Strict access rules urged for Kalaupapa peninsula


POSTED: Thursday, April 23, 2009

It's difficult to get into the isolated Kalaupapa peninsula of Molokai, and a local group urges the National Park Service not to make it easier for future visitors.

There should be no more than 150 visitors a day allowed into the Kalaupapa National Historical Park, with a maximum of 25 permitted to spend the night in guest quarters, said Ka Ohana O Kalaupapa.

No camping should be allowed, and the only concessions supporting visitors would be a bar serving snacks and drinks, a tour guide service and a shop limited to sales of books and other educational materials.

Those recommendations from the group of residents, supporters and families of former leprosy patients were prepared for National Park Service “;public scoping workshops”; being convened on five islands. They mirror current rules designed to protect the privacy of patients.

The agency will accept public comments at a 6 p.m. meeting today at Bishop Museum's Atherton Halau at 1525 Bernice St., and again at 9 a.m. tomorrow at the same location.

The Kalaupapa Ohana position paper titled “;To See This Place Stay Sacred”; aims to maintain the spiritual and historical character of the 4-square-mile park where 8,000 people, banished between 1866 and 1969, lived and are buried.

The group is adamant about protecting Kalawao, the eastern, windward side of the peninsula, where the first victims of the disease were sent. It is the site of thousands of unmarked graves, and of Protestant and Catholic churches built in the 1860s which are still in use. Ka Ohana O Kalaupapa wants bans against drinking, smoking, campfires, off-road vehicles, boom boxes and other noise-producing devices — except during church services.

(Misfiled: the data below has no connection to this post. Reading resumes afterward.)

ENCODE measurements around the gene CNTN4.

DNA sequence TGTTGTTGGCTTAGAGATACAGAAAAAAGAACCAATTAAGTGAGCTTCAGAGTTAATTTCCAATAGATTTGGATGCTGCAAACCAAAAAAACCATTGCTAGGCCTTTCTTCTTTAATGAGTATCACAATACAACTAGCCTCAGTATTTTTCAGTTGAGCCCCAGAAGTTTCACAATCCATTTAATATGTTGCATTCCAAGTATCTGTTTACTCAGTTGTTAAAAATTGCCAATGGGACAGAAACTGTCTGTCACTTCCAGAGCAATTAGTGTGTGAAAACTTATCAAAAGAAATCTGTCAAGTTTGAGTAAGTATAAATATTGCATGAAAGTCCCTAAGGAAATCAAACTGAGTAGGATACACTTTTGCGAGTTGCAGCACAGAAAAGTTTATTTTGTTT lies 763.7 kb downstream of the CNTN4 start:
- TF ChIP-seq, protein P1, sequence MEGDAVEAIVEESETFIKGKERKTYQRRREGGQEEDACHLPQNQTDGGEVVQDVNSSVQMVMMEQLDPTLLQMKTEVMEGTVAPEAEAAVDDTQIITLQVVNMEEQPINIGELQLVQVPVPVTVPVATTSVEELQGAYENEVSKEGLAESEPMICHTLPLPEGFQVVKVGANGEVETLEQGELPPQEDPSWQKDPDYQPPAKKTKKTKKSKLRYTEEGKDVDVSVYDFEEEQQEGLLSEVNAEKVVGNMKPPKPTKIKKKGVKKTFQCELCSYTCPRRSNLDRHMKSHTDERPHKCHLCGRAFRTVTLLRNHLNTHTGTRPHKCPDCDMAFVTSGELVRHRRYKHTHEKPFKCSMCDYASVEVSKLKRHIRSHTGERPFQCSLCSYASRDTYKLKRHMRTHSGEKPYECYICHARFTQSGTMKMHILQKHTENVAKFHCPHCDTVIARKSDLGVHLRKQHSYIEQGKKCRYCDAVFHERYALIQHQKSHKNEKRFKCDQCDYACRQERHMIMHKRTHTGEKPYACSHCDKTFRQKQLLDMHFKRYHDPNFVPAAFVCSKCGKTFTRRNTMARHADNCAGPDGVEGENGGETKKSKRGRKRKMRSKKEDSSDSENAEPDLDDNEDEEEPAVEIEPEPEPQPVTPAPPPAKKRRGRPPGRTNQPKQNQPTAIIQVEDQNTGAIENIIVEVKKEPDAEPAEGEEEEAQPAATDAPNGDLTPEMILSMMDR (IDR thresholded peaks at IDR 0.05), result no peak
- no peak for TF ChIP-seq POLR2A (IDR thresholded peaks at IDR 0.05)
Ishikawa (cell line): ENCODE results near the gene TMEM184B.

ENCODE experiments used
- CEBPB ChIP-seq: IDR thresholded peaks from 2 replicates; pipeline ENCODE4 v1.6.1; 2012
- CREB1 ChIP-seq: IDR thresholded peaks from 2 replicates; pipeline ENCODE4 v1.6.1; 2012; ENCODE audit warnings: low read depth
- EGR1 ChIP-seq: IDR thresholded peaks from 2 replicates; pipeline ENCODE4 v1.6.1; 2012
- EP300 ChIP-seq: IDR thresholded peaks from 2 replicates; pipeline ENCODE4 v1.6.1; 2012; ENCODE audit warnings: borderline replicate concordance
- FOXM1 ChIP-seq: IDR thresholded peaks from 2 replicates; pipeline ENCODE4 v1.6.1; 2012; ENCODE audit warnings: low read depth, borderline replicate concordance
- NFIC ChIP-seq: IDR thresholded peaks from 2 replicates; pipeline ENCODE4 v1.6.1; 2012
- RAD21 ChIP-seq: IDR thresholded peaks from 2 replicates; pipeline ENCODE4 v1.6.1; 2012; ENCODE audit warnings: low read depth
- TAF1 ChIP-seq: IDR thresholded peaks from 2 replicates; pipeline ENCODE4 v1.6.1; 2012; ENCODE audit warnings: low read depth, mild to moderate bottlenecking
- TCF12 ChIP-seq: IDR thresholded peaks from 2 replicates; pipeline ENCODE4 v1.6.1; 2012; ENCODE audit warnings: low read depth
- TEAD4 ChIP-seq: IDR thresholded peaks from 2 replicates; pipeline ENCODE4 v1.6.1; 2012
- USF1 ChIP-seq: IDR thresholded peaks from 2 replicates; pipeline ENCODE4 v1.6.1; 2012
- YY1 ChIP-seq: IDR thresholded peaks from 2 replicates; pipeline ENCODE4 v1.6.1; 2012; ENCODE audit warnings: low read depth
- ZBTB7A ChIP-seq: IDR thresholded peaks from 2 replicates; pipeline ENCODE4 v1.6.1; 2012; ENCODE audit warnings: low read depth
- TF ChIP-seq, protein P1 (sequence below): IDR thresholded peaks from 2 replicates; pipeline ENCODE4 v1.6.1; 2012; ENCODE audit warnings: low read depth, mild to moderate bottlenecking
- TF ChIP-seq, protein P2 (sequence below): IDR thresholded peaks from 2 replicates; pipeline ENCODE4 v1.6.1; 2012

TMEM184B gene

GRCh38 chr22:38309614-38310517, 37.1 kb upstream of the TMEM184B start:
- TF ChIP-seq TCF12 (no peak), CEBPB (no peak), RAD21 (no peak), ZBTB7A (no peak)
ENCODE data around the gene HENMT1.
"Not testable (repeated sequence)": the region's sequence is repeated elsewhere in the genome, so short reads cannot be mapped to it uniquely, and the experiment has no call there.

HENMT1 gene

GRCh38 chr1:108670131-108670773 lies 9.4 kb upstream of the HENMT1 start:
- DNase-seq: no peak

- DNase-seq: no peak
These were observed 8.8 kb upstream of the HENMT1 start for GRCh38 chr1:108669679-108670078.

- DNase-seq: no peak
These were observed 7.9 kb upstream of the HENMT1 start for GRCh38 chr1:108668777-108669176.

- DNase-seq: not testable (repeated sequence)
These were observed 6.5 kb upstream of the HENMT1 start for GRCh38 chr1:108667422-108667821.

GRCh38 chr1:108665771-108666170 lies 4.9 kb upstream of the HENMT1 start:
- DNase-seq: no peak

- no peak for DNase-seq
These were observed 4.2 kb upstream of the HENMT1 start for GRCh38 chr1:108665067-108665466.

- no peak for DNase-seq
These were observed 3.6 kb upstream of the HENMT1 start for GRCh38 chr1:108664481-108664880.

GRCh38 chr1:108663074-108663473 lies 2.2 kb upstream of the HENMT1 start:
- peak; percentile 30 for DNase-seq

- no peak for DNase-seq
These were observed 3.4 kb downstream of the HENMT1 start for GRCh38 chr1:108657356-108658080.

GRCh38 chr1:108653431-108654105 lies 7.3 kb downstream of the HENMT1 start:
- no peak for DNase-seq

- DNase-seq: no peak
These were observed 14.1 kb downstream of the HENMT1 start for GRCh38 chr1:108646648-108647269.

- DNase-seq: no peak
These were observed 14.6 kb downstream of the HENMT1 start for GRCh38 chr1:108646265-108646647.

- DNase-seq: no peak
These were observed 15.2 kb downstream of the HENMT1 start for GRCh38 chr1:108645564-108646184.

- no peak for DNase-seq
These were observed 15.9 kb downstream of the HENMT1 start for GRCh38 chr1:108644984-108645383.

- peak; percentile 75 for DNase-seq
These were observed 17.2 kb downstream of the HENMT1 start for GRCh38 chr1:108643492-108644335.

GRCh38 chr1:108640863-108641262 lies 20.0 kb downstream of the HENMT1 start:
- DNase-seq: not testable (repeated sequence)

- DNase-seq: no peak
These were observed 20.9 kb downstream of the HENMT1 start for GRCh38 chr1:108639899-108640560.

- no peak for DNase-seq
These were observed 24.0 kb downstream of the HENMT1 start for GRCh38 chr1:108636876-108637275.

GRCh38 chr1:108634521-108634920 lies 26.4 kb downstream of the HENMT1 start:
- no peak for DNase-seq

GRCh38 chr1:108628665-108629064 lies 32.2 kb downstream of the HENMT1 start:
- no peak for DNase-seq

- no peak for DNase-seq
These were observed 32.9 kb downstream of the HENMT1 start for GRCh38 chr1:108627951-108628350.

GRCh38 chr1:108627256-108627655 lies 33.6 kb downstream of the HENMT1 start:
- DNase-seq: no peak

“;Forbid the installation of electricity or any other modern conveniences other than flush toilets and cold running water”; at a pavilion, the position paper said.

Congress designated Kalaupapa a National Historical Park in 1980 but this is the National Park Service's first effort to create a comprehensive plan for its future management.

Planned changes will not be implemented while the remaining 20 patients live in the settlement. State law guarantees the patients lifetime residency at the peninsula and the state Department of Health provides health care for the population, the youngest of whom is 67.

The ohana proposed that the community be developed as a museum, maintaining the existing wooden-frame buildings, including the homes of current and past patients, to allow future visitors to glimpse at life in the settlement.

It said there should be special accommodation for visits from the families of former patients, and patients' relatives should be given priority in future employment by the National Park Service.